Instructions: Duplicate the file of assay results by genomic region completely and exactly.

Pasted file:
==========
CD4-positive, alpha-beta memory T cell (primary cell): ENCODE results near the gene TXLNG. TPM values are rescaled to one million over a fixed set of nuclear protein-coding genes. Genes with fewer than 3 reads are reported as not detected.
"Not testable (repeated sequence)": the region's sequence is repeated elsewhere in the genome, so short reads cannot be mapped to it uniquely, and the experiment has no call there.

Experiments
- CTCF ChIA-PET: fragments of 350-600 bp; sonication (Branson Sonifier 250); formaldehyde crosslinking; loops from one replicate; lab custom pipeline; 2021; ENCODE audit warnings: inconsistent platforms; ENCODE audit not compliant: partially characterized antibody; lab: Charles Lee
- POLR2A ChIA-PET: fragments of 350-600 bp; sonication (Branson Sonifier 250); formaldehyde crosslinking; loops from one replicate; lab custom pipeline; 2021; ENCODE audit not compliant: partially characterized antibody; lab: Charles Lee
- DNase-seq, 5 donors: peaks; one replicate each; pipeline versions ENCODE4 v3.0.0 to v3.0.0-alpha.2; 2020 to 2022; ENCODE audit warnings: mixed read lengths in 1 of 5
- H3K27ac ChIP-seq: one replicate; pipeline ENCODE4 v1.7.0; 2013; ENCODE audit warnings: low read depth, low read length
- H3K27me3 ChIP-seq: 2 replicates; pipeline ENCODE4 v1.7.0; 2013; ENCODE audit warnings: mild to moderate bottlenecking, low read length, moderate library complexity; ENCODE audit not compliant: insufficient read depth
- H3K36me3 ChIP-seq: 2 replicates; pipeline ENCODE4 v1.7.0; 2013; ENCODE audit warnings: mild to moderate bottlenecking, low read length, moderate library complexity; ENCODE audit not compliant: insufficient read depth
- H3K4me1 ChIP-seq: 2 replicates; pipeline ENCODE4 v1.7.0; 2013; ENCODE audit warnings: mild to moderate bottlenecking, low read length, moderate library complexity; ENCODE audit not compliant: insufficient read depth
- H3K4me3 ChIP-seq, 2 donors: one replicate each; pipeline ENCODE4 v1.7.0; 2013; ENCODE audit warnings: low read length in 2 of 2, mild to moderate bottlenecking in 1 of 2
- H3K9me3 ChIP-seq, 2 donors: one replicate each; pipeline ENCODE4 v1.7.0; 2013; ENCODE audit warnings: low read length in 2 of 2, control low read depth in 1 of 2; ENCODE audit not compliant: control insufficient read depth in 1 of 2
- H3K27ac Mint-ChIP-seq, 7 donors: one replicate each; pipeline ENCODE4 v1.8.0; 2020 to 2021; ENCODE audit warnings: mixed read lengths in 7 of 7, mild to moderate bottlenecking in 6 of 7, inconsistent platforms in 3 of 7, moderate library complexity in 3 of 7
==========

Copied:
CD4-positive, alpha-beta memory T cell (primary cell): ENCODE results near the gene TXLNG. TPM values are rescaled to one million over a fixed set of nuclear protein-coding genes. Genes with fewer than 3 reads are reported as not detected.
"Not testable (repeated sequence)": the region's sequence is repeated elsewhere in the genome, so short reads cannot be mapped to it uniquely, and the experiment has no call there.

Experiments
- CTCF ChIA-PET: fragments of 350-600 bp; sonication (Branson Sonifier 250); formaldehyde crosslinking; loops from one replicate; lab custom pipeline; 2021; ENCODE audit warnings: inconsistent platforms; ENCODE audit not compliant: partially characterized antibody; lab: Charles Lee
- POLR2A ChIA-PET: fragments of 350-600 bp; sonication (Branson Sonifier 250); formaldehyde crosslinking; loops from one replicate; lab custom pipeline; 2021; ENCODE audit not compliant: partially characterized antibody; lab: Charles Lee
- DNase-seq, 5 donors: peaks; one replicate each; pipeline versions ENCODE4 v3.0.0 to v3.0.0-alpha.2; 2020 to 2022; ENCODE audit warnings: mixed read lengths in 1 of 5
- H3K27ac ChIP-seq: one replicate; pipeline ENCODE4 v1.7.0; 2013; ENCODE audit warnings: low read depth, low read length
- H3K27me3 ChIP-seq: 2 replicates; pipeline ENCODE4 v1.7.0; 2013; ENCODE audit warnings: mild to moderate bottlenecking, low read length, moderate library complexity; ENCODE audit not compliant: insufficient read depth
- H3K36me3 ChIP-seq: 2 replicates; pipeline ENCODE4 v1.7.0; 2013; ENCODE audit warnings: mild to moderate bottlenecking, low read length, moderate library complexity; ENCODE audit not compliant: insufficient read depth
- H3K4me1 ChIP-seq: 2 replicates; pipeline ENCODE4 v1.7.0; 2013; ENCODE audit warnings: mild to moderate bottlenecking, low read length, moderate library complexity; ENCODE audit not compliant: insufficient read depth
- H3K4me3 ChIP-seq, 2 donors: one replicate each; pipeline ENCODE4 v1.7.0; 2013; ENCODE audit warnings: low read length in 2 of 2, mild to moderate bottlenecking in 1 of 2
- H3K9me3 ChIP-seq, 2 donors: one replicate each; pipeline ENCODE4 v1.7.0; 2013; ENCODE audit warnings: low read length in 2 of 2, control low read depth in 1 of 2; ENCODE audit not compliant: control insufficient read depth in 1 of 2
- H3K27ac Mint-ChIP-seq, 7 donors: one replicate each; pipeline ENCODE4 v1.8.0; 2020 to 2021; ENCODE audit warnings: mixed read lengths in 7 of 7, mild to moderate bottlenecking in 6 of 7, inconsistent platforms in 3 of 7, moderate library complexity in 3 of 7